Class Exercise

What is the Economy?
The foundation of a healthy economy is based on Trust and Confidence. In Canada for example,
we have clear laws, stable institutions (banking, health care, government) and a strong system of
property rights – these all work to make Canada very prosperous.
Canada has a strong primary sector (agriculture, minerals and mining, forestry). When I say
“strong” I mean that we have comparative and absolute advantages over other countries – The
secondary sector (manufacturing, construction) is not as significant in Canada. Our tertiary
sector (service sector – banking, travel, insurance, consulting) is gaining momentum. As
economies like Canada continue to prosper and develop they become more service oriented. The
service sector encompasses a wide range of jobs, from professionals like doctors, lawyers and
accountants to workers in trucking, cleaners and support staff.
Some stats: 100 years ago Canada was predominantly a primary sector economy. The advent of
computers and technology triggered the proliferation of service sector jobs. According to
“Economics for Canadians” by Bruce McBride, only 4% of our population is employed in
primary production, 17% is in secondary production and 80% is in service.
Even developing economies such as China, are experiencing a decrease in manufacturing and an
increase in tertiary production due to an increase in wealth, as wealthier people demand more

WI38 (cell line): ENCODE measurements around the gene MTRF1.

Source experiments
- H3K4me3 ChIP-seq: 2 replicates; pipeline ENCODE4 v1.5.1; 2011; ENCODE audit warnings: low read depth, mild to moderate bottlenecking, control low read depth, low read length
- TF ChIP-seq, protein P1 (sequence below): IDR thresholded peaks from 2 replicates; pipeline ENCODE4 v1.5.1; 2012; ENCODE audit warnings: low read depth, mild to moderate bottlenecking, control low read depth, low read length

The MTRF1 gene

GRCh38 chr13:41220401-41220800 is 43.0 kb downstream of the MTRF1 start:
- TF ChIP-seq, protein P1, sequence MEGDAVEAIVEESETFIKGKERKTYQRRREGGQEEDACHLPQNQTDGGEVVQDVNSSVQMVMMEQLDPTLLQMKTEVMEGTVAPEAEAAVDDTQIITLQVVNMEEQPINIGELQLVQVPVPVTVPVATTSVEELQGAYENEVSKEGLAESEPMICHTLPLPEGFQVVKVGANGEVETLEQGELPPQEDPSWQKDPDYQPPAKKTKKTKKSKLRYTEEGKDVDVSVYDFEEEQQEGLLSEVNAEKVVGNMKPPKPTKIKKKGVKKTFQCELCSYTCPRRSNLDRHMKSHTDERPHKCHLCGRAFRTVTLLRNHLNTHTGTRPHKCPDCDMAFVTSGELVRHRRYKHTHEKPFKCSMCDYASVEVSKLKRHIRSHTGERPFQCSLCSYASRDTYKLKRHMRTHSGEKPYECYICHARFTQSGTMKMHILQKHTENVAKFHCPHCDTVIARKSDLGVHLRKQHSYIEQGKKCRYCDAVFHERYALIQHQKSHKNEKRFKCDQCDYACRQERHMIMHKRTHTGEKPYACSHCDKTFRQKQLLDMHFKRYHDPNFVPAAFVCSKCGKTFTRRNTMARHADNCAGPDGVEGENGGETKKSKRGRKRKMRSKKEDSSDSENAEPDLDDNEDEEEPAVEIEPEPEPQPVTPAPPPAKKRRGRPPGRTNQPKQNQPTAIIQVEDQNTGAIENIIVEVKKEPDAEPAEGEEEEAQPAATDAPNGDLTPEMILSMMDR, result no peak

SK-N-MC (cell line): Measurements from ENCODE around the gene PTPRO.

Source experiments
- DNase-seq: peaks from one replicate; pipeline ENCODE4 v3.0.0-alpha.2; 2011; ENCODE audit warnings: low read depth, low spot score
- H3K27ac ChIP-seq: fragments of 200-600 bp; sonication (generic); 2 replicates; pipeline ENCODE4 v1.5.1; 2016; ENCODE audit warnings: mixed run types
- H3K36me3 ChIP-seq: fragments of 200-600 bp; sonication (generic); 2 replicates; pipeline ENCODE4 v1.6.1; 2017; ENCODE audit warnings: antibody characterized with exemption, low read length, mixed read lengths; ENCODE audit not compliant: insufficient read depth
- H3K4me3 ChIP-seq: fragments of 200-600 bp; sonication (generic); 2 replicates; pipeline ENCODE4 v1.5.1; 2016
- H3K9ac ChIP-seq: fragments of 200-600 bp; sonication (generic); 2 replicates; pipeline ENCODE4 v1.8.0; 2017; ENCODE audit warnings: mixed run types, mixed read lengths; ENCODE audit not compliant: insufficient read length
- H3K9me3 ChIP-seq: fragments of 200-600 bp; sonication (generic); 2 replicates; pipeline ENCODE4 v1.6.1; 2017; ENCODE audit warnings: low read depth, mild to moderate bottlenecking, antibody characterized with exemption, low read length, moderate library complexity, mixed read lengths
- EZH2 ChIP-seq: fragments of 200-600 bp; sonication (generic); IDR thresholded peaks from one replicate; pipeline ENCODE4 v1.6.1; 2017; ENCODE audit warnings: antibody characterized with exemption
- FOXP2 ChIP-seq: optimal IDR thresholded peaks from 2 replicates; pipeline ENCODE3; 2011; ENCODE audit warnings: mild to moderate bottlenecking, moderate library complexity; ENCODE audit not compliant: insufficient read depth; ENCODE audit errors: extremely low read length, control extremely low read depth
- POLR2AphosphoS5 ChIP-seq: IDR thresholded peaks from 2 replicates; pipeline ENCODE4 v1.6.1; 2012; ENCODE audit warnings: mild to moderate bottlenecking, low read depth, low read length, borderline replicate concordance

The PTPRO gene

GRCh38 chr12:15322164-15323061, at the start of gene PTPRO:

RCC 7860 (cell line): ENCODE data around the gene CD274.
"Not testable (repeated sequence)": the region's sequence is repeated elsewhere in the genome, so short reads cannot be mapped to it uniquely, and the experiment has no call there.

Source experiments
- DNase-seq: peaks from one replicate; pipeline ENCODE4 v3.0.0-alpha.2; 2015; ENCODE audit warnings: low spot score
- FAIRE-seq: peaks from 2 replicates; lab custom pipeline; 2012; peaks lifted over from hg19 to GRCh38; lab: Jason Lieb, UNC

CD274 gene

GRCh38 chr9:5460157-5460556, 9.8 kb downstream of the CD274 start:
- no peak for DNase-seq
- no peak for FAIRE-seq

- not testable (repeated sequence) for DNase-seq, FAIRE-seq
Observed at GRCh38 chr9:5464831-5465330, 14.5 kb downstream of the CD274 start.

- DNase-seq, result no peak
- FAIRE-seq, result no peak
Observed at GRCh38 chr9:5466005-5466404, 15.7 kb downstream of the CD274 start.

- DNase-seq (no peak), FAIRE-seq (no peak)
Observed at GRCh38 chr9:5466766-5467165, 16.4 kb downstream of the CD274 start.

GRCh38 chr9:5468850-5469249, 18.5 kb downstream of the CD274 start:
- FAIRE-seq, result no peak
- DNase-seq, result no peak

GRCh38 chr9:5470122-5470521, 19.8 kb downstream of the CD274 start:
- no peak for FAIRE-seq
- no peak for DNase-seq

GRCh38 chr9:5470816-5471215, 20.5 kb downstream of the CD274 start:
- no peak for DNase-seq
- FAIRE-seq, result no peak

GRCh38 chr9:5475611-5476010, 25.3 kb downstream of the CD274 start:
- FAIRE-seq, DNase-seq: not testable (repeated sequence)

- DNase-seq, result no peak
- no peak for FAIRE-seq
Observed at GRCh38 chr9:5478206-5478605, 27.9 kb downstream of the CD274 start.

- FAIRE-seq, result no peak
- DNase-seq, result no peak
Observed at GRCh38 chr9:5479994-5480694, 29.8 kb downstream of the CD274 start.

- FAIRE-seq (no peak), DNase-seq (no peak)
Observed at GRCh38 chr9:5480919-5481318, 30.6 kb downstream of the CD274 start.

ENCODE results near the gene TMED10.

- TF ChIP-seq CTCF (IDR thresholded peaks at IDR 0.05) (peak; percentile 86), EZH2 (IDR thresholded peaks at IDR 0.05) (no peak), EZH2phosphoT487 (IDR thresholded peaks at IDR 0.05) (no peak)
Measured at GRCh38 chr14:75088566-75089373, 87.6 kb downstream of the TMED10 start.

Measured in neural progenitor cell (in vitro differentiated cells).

In economics, we call all resources that go into the production of goods and services factors of
production. The commonly accepted factors of production are land (or natural resources),
labour (human effort) and capital (machinery and equipment). As well, some economists and
politicians also put forward a 4th factor of production category called “enterprise or
entrepreneurship”. Enterprise relates to the ability to productively combine the first three
An economy can produce consumer goods or capital goods. Consumer goods are things people
buy such as food, clothing, furniture. Consumer goods can be divided between durable (things
that last a long time such as furniture) and non-durable (things that are consumed quickly such as
food). Capital goods are things used in business production such as machinery and computers.
Class Exercise:
1. Classify the following factors of production as land, labour or capital:
a) A forest
b) A taxicab
c) A carpenter
d) a teacher
e) an ore deposit
f) a computer
2. Classify the following occupations/industries as either primary, secondary or tertiary:
a) Teacher
b) Fitness Instructor c) Trapper
f) Mechanic in a repair shop g) Waiter
d) Carpenter e) Web designer
h) Sawyer in a lumber mill
3. Name one specific technology/piece of equipment that has led to many fewer Canadians being
employed in the primary sector now as compared to in the past.
4. Explain how the problem of scarcity is inherent in each of the following situations by
identifying the limited resources and the unlimited wants:
a) You want to go out with your friends to the movies buy you also want to play basketball with
your neighbours.
b) You are a government minister in charge of roads and you recognize that improving rural
roads and improving the highways are both important, but that your budget will only allow you
to do one or the other.
Label the diagram below with the appropriate words from this lesson: